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Wednesday 24 April 2019

M50 drivers facing more toll points in bid to tackle traffic congestion

Traffic jams on the M50 are causing concern for transport bosses. Photo: Arthur Carron
Traffic jams on the M50 are causing concern for transport bosses. Photo: Arthur Carron
Paul Melia

Paul Melia

Transport bosses are preparing to introduce additional tolling points on Dublin's M50 if the Government decides drastic measures are required to tackle congestion.

Transport Infrastructure Ireland (TII), which operates the country's busiest motorway, has sought tenders to operate the tolling system from 2019, and operators must be able to collect tolls from a number of locations.

Documents show more than €1bn will have been collected in tolls and late-payment penalties between 2008, when toll barriers were removed, and 2019, when the current tolling contract expires. Some 130,000 vehicles a day currently travel over the tolled section of the 42km road, between junctions 6 and 7.

But growing traffic numbers has resulted in parts of the motorway carrying more vehicles that the road was designed to accommodate.

TII chief executive Michael Nolan last year told the Public Accounts Committee the "main solution" would be "demand management" in the form of multi-point tolling, where vehicles were charged across a number of locations.

But he said it was a matter for Government, which has ruled out the move until public transport services improve.

A TII spokesman said a number of measures were currently under way to manage traffic.

These include the introduction of variable speed limits, where the upper limit falls when traffic volumes are high, coupled with lane controls and real-time traffic information.

They said TII had been instructed not to progress multi-point tolling at this point.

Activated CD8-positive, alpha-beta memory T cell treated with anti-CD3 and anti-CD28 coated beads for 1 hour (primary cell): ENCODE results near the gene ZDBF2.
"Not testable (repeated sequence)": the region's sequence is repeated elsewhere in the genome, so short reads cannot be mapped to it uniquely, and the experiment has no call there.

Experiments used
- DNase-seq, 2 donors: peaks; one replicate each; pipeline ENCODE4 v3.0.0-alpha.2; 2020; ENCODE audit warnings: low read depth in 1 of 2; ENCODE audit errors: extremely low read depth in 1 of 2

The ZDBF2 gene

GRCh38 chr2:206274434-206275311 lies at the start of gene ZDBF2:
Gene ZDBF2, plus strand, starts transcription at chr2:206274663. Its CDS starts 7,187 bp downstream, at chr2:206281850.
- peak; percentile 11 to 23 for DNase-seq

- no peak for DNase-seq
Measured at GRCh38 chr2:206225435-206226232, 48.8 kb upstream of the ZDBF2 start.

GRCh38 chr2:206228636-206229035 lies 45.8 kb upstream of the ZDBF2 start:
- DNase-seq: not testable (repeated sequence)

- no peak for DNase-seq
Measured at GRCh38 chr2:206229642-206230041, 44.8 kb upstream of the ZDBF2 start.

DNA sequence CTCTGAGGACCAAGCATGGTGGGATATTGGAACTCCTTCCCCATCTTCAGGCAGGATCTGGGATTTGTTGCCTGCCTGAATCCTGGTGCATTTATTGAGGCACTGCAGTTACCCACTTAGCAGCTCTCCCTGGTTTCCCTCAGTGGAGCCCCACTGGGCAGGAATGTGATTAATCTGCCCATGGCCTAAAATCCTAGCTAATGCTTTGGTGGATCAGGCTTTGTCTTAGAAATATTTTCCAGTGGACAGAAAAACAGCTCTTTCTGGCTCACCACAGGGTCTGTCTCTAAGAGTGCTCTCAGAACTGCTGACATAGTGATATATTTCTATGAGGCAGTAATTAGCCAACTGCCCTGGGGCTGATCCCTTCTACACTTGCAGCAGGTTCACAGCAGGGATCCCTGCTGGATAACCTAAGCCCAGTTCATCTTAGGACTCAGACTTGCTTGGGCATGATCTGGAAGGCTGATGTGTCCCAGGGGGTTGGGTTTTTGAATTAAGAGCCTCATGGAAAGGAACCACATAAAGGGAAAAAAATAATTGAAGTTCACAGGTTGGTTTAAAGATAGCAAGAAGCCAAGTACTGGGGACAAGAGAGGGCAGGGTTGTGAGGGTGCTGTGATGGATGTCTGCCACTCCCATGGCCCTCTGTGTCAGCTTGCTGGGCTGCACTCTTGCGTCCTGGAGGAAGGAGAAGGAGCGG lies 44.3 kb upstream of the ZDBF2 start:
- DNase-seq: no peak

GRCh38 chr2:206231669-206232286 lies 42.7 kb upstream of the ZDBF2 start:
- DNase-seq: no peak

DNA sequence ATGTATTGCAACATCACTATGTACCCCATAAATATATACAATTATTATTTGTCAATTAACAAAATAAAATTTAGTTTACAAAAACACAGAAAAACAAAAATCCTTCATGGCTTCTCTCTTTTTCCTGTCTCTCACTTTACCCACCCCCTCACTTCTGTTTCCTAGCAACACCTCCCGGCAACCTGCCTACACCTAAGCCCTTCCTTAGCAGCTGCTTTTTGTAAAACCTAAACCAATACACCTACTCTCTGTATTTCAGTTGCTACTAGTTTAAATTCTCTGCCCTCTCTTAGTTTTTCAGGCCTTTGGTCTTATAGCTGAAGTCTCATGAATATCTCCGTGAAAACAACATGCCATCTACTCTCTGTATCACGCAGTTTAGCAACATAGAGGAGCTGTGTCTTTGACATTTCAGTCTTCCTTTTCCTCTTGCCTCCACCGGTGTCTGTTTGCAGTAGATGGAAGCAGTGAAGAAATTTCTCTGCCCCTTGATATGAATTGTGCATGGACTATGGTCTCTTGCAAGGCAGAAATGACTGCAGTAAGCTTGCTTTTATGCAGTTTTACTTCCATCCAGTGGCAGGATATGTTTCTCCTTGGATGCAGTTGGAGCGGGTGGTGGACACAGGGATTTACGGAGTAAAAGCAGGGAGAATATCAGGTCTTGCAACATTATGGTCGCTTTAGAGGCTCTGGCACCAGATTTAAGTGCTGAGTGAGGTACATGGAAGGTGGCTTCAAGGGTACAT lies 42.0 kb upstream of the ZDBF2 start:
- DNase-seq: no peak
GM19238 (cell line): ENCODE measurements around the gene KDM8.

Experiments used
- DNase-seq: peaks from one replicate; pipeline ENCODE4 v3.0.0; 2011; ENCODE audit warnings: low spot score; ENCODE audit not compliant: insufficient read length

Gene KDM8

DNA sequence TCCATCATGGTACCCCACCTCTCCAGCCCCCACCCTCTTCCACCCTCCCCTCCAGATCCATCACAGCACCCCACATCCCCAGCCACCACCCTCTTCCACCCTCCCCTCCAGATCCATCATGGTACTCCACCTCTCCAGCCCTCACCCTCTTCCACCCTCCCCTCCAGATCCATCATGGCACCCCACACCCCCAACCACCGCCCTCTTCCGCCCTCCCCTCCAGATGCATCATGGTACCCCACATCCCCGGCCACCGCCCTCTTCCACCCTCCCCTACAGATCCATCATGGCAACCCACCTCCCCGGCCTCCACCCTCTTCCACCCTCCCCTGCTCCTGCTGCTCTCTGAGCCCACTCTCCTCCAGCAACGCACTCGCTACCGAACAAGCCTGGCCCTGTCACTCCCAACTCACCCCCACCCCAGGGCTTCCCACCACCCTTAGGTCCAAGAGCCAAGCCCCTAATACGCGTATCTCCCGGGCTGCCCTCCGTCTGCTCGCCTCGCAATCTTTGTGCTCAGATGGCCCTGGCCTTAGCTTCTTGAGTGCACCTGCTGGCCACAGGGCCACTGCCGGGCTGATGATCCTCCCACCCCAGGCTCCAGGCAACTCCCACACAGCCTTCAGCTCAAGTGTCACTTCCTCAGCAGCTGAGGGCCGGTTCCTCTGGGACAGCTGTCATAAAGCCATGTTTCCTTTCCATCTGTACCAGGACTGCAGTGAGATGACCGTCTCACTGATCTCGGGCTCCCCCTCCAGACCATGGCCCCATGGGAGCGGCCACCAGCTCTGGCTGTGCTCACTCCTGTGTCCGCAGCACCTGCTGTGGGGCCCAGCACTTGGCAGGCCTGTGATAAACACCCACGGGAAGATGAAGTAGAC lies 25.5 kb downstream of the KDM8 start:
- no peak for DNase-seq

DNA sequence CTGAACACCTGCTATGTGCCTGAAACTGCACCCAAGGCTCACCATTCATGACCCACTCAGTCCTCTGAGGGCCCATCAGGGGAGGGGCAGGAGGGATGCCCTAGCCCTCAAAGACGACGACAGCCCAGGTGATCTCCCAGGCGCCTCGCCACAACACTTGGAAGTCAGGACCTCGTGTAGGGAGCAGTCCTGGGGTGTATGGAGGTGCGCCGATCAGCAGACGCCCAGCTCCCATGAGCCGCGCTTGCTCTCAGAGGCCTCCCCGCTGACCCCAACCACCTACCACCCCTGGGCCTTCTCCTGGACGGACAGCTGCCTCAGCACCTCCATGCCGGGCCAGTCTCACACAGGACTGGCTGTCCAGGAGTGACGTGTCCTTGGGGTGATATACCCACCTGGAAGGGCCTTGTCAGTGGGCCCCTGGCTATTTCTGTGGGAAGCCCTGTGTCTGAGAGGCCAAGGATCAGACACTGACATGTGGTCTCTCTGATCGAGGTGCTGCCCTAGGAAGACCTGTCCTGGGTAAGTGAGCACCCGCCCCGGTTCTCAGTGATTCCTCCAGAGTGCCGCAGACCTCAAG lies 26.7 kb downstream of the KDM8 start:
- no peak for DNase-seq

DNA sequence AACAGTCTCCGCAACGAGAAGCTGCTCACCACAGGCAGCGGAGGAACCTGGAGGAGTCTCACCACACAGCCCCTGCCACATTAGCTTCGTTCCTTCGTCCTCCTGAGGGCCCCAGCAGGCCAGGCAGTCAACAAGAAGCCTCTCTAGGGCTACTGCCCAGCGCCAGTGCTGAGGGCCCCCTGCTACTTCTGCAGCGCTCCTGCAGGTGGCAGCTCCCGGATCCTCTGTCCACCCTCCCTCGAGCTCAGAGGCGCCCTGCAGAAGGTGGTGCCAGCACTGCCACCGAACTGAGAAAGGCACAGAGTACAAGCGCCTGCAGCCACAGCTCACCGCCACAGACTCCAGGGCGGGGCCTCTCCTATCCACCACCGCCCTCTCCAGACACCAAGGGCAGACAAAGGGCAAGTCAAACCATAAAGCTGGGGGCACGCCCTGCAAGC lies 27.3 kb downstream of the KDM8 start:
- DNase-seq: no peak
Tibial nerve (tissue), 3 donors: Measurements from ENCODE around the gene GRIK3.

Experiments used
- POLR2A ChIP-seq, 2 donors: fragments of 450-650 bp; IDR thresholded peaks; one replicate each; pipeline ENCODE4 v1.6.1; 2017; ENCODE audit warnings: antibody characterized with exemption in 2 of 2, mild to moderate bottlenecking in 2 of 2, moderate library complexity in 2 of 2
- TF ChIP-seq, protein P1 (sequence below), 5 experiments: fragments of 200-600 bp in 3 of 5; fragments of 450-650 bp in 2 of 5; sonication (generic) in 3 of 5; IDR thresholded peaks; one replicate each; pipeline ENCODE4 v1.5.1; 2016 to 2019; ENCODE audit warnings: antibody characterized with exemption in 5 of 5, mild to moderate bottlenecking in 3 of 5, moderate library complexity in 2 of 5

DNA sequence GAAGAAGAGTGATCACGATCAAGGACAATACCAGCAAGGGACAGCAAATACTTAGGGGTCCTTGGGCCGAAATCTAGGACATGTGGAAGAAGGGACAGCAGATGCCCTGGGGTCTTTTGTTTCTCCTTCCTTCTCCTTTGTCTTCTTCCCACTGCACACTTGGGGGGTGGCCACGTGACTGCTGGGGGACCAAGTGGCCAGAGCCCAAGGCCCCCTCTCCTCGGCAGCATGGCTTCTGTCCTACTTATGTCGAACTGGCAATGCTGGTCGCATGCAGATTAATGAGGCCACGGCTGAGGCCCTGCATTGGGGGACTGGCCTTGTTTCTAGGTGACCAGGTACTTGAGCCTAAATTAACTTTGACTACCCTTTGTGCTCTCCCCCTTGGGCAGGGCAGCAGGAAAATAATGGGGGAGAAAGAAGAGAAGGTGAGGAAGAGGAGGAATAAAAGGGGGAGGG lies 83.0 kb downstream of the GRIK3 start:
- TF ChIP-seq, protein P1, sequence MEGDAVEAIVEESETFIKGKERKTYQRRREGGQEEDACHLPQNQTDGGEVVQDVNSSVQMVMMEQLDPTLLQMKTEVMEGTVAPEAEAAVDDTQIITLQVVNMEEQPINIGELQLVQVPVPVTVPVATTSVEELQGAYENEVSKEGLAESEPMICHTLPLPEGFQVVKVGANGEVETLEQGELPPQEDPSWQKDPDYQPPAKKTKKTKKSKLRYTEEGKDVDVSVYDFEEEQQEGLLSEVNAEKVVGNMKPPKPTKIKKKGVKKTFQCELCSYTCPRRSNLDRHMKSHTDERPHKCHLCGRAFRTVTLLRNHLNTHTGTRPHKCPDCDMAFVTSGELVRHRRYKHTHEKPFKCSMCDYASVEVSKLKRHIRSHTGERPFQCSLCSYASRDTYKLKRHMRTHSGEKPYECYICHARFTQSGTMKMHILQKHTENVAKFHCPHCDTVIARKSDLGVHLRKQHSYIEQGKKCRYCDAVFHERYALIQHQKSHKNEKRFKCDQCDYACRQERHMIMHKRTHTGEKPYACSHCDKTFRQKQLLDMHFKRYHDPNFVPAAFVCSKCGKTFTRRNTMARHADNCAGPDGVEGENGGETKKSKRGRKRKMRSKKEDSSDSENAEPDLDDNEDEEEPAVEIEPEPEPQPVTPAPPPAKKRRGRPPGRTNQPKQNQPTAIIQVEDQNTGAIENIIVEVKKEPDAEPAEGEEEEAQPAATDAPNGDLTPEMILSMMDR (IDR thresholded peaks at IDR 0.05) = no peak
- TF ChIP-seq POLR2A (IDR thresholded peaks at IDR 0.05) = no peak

"We've included the provision for multi-point tolling in the event it is required in the future and would therefore not be an additional cost for implementation," the spokesperson said. "This does not mean it is happening. It is in case of future potential to reduce incurring costs."


In January 2006, the National Roads Authority (now TII) announced it planned to remove the toll barrier during a €1bn upgrade of the motorway, making it freeflow.

By 2019, the toll operators will have dealt with payments for more than 420 million trips from four million customers.

Some 60 million customer contacts such as phone calls and emails will have been processed and 40 million letters and account statements issued.

The next contract, which is out for tender and will run for a decade, includes provision to include multi-point tolling if required.

TII suggests this is likely to be implemented to manage demand, as required under the planning permission granted for the upgrade.

"With regard to the options for new free-flow/additional toll points, the contract's provisions are primarily designed to facilitate this option on the M50 motorway," tender documents state.

"The M50 option is currently anticipated to be the most likely option to be implemented (subject to ministerial approval and the statutory approvals process) because it is linked to a provision for a review of demand measures for the motorway within the statutory planning consents for the upgrade scheme for the M50 which was completed in 2010."

Irish Independent

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